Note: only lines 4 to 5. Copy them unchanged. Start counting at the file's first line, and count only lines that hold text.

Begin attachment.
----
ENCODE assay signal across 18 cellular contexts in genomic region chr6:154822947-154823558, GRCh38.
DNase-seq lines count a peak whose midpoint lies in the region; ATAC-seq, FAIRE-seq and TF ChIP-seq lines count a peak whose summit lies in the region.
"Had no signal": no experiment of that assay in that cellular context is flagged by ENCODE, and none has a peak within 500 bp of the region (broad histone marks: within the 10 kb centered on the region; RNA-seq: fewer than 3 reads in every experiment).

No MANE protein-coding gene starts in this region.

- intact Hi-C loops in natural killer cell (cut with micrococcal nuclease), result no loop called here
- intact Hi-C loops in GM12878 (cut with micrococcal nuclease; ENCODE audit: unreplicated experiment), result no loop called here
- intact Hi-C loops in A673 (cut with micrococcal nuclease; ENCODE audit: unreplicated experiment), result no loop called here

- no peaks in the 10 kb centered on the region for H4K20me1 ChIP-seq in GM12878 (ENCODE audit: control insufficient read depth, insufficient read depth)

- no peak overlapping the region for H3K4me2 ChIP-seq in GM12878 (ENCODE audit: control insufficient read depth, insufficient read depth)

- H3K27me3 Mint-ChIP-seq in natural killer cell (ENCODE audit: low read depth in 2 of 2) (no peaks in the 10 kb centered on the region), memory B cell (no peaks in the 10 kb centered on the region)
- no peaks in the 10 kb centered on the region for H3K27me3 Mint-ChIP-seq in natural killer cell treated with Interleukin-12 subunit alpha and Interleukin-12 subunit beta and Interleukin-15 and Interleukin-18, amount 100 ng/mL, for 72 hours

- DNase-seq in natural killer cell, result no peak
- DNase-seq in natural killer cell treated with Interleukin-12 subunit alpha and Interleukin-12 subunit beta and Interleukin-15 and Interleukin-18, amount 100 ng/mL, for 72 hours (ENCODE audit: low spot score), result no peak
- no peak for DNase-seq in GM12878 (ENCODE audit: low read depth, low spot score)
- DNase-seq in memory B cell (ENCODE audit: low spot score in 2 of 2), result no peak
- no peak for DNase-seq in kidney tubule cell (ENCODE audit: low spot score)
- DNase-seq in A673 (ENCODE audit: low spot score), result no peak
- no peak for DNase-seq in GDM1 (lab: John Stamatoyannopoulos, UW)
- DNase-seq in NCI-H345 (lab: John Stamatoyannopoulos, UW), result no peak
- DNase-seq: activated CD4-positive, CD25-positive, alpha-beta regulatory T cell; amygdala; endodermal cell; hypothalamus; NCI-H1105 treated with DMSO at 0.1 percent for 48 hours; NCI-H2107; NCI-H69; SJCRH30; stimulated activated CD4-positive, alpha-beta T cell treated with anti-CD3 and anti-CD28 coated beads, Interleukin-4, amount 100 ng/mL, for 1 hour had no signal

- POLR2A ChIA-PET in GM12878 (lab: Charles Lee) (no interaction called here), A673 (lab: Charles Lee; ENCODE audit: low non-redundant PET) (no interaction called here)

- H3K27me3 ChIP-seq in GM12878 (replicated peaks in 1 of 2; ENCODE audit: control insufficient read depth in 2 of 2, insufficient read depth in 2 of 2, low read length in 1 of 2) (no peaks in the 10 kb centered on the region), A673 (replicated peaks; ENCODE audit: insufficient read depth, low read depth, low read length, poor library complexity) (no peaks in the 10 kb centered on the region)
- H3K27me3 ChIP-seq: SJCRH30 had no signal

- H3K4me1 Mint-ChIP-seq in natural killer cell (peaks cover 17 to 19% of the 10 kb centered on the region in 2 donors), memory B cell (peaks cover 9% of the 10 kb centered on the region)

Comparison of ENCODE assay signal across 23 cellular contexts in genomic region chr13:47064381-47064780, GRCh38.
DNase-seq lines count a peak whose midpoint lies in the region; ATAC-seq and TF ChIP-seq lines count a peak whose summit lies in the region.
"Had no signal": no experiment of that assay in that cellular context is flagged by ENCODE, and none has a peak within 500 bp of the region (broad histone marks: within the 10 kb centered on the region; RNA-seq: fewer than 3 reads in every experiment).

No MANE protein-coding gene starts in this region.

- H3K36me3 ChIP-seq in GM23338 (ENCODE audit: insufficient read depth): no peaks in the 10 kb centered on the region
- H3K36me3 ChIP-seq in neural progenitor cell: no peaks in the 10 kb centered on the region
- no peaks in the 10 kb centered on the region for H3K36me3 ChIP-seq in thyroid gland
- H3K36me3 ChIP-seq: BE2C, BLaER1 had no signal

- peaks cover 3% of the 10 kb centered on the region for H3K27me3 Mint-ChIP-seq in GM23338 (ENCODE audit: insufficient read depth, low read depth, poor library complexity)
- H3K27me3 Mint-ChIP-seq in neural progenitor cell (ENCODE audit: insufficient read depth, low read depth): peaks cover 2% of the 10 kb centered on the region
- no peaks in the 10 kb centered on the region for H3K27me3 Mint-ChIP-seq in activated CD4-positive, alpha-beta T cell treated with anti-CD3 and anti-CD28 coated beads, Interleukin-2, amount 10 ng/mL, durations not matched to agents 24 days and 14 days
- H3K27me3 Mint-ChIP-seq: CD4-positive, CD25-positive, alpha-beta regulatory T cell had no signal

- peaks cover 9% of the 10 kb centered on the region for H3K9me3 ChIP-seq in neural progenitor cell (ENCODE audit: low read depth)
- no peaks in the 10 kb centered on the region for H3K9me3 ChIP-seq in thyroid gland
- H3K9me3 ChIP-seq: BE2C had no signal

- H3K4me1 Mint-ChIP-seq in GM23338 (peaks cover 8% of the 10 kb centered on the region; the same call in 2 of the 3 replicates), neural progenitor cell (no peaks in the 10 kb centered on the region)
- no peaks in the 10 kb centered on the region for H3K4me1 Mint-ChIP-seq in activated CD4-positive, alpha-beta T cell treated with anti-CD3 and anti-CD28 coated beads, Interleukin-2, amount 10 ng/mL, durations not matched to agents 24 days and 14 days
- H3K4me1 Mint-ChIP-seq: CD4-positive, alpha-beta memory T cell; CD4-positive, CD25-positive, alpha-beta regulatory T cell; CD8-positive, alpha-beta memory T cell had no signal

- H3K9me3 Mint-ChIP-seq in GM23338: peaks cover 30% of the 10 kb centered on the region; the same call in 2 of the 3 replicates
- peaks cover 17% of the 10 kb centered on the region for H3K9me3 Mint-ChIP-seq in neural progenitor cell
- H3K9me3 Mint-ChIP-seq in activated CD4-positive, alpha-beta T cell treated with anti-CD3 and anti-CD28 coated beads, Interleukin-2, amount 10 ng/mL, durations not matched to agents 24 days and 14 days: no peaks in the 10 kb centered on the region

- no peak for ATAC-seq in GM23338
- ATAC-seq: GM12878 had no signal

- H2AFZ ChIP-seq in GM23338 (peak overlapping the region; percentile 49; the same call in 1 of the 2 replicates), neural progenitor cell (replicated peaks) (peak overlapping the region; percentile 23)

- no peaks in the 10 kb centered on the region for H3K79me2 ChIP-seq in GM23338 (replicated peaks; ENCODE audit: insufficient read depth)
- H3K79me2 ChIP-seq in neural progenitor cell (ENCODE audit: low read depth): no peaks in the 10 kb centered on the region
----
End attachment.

No MANE protein-coding gene starts in this region.

- intact Hi-C loops in natural killer cell (cut with micrococcal nuclease), result no loop called here